To support children in understanding the challenging and difficult experiences they may face while attending hospital/clinic appointments or dealing with a newly diagnosed condition.
The Healthcare Play Specialist provides age appropriate medical play opportunities to the client in the play therapy setting to support children in understanding the challenging and difficult experiences they may face while attending hospital/clinic appointments or dealing with a newly diagnosed condition. The Play Therapy environment allows children and adolescents to explore aspects of medical play that may be unfamiliar and frightening to them in a safe non-clinical setting. The Healthcare Play Specialist will assist a child or adolescent to gain a sense of mastery and control, which in turn can alleviate misconceptions about medical situations. The Healthcare Play Specialist can also help a child who has had a prior traumatic experience and, although the memories of the trauma cannot be erased, with time new memories can be fostered and stimulated.
"So what therapeutic tools can be introduced?"
The Healthcare Play Specialist may assist the child in making a 'pretend' patient out of one of the child’s dolls or teddies. Here the child can tailor the doll to address their particular fear or condition. Creating their own dolls/patient allows children to have a certain degree of control over their situation. Some other types of medical equipment used for working through specific procedures would include alcohol wipes, cotton balls, band aid, blood pressure cuff, stethoscope, needle, syringe, IV tubing, tourniquet, gauze, tape, surgical masks, scrub attire, and anaesthesia masks/head cover.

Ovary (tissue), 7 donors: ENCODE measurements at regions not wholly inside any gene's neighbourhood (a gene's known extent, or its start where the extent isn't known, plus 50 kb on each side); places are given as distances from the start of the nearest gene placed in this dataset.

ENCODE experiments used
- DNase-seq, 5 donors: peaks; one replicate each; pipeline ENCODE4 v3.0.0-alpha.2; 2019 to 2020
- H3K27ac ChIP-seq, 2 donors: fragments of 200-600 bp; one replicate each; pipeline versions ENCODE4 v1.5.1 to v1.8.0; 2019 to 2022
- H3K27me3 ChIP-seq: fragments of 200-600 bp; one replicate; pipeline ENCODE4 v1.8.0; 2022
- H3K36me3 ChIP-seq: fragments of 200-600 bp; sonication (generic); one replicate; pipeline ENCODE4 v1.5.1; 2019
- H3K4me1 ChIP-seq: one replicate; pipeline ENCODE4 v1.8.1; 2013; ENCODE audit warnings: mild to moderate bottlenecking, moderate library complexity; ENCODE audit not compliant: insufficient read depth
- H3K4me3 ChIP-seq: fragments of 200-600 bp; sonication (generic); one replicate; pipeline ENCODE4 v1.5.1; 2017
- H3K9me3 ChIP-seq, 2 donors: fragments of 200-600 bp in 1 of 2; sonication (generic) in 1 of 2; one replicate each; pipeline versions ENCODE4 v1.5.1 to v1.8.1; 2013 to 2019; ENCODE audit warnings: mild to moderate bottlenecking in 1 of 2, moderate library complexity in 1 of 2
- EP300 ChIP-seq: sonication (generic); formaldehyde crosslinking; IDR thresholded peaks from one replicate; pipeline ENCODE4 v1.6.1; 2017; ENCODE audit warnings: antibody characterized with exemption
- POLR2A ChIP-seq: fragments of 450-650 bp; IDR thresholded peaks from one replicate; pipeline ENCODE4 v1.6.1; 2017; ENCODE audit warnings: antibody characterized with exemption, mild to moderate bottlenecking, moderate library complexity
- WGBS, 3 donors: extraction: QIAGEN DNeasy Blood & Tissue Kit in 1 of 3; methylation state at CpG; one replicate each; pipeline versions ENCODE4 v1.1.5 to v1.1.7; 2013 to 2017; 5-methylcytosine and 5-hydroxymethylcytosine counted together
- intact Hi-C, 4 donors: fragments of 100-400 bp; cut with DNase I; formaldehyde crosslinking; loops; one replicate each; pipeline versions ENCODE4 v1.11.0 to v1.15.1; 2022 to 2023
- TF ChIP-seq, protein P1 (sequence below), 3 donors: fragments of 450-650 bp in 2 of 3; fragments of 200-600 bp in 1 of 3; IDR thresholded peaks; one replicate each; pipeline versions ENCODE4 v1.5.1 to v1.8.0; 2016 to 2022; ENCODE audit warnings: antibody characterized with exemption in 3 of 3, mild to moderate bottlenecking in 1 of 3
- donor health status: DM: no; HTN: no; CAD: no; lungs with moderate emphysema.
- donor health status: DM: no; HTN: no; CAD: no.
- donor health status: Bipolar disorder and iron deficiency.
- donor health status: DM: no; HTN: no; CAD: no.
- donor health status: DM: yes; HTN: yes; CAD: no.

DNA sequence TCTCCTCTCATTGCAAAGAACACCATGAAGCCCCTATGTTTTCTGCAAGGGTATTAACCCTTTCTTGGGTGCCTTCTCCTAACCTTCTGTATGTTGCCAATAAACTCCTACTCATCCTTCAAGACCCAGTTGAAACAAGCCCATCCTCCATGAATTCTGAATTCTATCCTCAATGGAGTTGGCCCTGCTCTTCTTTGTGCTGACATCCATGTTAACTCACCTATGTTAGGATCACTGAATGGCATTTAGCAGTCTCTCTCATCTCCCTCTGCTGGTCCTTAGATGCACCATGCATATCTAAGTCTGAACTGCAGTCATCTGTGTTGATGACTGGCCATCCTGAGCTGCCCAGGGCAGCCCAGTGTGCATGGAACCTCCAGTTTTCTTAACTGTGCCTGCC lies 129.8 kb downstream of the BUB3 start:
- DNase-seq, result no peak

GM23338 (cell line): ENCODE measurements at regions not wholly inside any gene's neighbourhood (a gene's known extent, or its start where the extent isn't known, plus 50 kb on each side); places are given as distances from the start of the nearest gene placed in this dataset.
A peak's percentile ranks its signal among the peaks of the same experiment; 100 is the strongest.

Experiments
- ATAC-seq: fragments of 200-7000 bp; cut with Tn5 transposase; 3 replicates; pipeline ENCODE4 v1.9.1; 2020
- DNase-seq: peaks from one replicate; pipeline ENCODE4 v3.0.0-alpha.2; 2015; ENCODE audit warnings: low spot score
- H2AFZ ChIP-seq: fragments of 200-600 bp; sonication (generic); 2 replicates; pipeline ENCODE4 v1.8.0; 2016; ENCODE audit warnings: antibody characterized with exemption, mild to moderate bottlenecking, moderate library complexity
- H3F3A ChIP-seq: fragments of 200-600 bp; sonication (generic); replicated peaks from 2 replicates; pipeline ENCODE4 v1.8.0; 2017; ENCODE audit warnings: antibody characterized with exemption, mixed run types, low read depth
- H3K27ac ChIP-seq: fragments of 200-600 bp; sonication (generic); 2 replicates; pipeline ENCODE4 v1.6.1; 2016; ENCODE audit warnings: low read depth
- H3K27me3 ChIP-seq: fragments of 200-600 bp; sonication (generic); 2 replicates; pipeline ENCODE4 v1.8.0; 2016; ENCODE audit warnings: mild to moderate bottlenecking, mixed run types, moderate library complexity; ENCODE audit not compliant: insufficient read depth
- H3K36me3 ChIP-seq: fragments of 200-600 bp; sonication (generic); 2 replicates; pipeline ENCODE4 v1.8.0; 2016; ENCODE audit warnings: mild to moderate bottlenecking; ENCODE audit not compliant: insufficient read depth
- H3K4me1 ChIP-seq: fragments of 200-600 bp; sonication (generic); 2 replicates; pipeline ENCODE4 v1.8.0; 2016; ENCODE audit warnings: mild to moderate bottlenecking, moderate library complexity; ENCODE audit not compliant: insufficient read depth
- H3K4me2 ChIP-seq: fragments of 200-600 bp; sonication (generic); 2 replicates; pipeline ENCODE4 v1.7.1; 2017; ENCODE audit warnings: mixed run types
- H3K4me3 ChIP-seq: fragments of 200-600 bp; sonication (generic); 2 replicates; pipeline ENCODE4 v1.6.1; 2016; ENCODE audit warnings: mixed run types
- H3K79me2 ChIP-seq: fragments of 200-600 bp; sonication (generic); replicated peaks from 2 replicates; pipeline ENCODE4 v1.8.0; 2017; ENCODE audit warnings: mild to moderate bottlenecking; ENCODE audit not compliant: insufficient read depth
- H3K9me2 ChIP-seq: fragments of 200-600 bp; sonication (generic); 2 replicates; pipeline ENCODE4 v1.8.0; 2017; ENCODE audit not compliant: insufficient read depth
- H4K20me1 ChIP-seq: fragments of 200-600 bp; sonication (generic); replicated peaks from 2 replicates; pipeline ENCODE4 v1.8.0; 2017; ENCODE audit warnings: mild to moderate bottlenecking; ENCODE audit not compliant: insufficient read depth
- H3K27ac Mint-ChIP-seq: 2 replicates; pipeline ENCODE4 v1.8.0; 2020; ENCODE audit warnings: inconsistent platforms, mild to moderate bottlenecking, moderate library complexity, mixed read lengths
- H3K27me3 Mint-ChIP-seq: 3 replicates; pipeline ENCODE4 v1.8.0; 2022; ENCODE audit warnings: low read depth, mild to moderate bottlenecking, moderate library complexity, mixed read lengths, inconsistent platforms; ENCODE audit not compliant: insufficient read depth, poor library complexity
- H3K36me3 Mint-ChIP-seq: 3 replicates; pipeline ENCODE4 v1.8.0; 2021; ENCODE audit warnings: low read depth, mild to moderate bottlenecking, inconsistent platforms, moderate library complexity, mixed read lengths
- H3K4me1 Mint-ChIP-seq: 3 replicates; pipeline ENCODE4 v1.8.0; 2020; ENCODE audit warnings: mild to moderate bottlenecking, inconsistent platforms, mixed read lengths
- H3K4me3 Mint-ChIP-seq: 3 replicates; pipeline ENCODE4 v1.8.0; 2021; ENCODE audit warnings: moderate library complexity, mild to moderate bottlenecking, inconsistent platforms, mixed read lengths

As with Play Therapy, one of the first and most important features of my practice is a parent information meeting in which a complete history of the child/family circumstances is attained. This parental meeting allows the parent to become familiar with the therapist and voice any queries. The meeting also allows the parent to see the Play Therapy room/practice and discuss any medical equipment that may be required. Based on the information acquired an appropriate Play Therapy/treatment plan is chosen.
"So how many sessions are needed?"
The amount of sessions required will be determined at the initial interview and will depend on severity of the medical condition, phobia or worries presented. Because children are unique and their circumstances are diverse, the individual length of sessions may vary.